Guy Kovner, THE PRESS DEMOCRAT
[The new viewing gallery] will host visits by about 3,000 school children a year, and the Water Agency will offer free tours of the Mirabel facility from 9 a.m. to noon Nov. 12 and Nov. 18. People can register for one of the tours at www.scwa.ca.gov/tours.
A massive concrete structure, built to withstand floods and earthquakes beside the Russian River near Forestville, is the latest step toward restoring the river’s beleaguered salmon and steelhead populations.
The 600,000 Sonoma and Marin county residents who get their drinking water from the river paid for most of the $12 million fish ladder, which includes both a video monitoring system so scientists can count the migrating fish and a viewing gallery that will give the public a glimpse as well.
Grant Davis, general manager of the Sonoma County Water Agency, which developed the facility, said it offered a unique, submarine vantage point in California to watch wild salmon make their way upstream.
“This is open-heart surgery that we accomplished in our river system,” he said.
At a formal ribbon-cutting attended by about 150 people Wednesday, state Sen. Mike McGuire hailed the fish ladder as “a legacy project.”
“The Russian River is who we are in Sonoma County,” he said, noting that the river’s once-abundant salmon and steelhead long fed the region’s Pomo Indian tribes.
Chuck Bonham, director of the California Department of Fish and Wildlife, lauded the project as a pivotal one for salmon recovery in California.
Describing the annual migration of river-born fish to the ocean and back to their own spawning grounds, Bonham said, “What journey is more inspiring than that one?”
Read more at: New $12 million Russian River fish ladder offers glimpse of salmon recovery efforts | The Press Democrat
Frank Robertson, SONOMA WEST TIMES
A long-awaited report on what might happen when the Russian River has less water flowing down it in the summertime will be released Aug. 19, Sonoma County Water Agency officials announced last week.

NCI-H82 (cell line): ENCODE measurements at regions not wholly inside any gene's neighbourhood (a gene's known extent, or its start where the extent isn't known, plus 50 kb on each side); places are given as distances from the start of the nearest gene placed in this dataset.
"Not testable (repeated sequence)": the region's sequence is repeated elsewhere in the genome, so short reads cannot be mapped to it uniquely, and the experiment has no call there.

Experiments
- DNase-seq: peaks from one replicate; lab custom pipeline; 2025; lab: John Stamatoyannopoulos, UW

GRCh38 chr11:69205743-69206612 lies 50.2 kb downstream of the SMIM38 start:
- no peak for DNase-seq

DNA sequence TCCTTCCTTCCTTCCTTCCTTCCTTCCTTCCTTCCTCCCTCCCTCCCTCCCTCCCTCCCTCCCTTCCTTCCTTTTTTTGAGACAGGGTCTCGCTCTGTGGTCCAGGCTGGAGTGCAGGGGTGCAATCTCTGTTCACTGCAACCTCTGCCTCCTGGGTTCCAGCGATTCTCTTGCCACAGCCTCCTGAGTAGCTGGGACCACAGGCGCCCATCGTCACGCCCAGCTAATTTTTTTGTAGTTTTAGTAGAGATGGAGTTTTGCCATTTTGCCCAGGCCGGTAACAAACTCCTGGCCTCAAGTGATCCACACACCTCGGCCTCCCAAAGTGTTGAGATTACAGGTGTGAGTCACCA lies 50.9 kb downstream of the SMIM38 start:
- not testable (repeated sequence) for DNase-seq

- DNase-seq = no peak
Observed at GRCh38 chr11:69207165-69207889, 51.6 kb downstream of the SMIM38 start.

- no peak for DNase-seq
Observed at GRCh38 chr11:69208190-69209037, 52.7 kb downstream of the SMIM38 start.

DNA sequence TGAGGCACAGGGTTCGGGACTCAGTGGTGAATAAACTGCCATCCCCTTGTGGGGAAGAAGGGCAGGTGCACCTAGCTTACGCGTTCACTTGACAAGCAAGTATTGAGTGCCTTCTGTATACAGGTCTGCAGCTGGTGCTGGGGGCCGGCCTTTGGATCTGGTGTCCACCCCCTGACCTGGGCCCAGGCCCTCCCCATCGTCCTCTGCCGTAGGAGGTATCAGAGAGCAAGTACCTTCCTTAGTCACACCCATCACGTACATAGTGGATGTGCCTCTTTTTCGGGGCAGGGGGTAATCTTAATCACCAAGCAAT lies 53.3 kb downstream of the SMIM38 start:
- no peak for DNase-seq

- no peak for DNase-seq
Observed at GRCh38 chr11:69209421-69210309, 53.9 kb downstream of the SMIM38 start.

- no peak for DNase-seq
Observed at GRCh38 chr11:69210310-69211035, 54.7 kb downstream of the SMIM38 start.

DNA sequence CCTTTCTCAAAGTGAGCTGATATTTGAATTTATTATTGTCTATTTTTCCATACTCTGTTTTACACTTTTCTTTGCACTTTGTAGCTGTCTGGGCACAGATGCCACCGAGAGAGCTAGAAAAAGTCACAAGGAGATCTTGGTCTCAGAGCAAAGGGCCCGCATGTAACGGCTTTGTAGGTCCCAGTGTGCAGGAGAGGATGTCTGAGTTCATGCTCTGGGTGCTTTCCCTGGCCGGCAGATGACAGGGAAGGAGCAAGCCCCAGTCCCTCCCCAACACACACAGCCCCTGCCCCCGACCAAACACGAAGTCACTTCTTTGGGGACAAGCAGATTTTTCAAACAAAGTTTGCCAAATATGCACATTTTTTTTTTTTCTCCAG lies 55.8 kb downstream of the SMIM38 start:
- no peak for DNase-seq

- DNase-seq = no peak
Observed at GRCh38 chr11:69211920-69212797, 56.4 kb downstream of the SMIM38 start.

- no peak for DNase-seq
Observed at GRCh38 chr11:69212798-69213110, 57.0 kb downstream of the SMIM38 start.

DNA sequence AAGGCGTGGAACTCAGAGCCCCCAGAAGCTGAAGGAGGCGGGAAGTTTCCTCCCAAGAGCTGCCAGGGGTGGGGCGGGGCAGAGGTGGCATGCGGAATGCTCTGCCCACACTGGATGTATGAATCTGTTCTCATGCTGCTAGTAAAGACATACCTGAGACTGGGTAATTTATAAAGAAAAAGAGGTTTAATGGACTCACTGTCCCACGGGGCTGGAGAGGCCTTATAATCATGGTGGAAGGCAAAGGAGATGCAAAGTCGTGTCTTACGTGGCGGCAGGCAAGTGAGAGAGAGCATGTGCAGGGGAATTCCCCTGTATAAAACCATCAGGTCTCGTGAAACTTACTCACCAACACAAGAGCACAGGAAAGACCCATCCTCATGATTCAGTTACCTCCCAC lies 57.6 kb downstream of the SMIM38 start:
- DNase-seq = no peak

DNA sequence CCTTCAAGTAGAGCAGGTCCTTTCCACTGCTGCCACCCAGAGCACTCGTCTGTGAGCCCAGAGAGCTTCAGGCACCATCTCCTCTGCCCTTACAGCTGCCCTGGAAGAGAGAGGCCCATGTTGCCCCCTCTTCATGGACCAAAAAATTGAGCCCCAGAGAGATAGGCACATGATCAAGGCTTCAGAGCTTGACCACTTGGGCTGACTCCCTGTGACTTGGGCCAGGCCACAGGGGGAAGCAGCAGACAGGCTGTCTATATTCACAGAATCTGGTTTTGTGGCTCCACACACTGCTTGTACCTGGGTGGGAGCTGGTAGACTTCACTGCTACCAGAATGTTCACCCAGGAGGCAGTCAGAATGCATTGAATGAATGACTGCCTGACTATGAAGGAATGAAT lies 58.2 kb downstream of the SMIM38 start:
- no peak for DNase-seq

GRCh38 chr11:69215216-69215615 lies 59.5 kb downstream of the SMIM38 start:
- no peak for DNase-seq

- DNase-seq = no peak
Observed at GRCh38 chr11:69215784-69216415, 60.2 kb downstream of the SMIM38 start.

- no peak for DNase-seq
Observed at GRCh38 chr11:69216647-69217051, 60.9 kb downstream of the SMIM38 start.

Many lower River residents remain unconvinced that a permanent lower flow will help habitat for endangered salmon and steelhead trout, Russian River Watershed Protection Committee founder Brenda Adelman cautioned County Supervisors last week. A federal “Biological Opinion” issued eight years ago that called for a reduced flow “totally ignored the lower River,” said Adelman.
The Russian River Instream Flow and Restoration (RRIFR) project will permanently cut summertime flows by about 40 percent between Healdsburg and the River’s mouth at Jenner.
Anglers, swimmers and boaters are expected to be looking closely at what conditions they’ll have to live with when summer flows are cut every summer from 125 cubic feet per second (CFS) to about 75 CFS in a normal rainfall year.
The National Marine Fisheries Services Biological Opinion “never had public review, public comment or agency review that I’m aware of,” said Adelman. “It totally ignored the lower River from about the confluence of Dry Creek down to Duncans Mills. I really feel like the lower River has been neglected, especially in terms of water quality impacts,” said Adelman. “I hope that that will be corrected through this process.”
Underscoring the far-reaching challenges of the new low-flow regime the Sonoma County Board of Supervisors last week took the unusual step of announcing the Environmental Impact Report’s release four weeks in advance of the actual day when the public gets to see the report.
Copies of the Environmental Impact Report (EIR) will be available digitally and on flash drive or to download from the Water Agency’s website. Paper copies will also be available at the Sonoma County Public Libraries in Guerneville, Windsor, Healdsburg and Cloverdale, and from the Water Agency for a fee.
Read more at: Report pending on lower Russian River flows – Sonoma West Times and News: News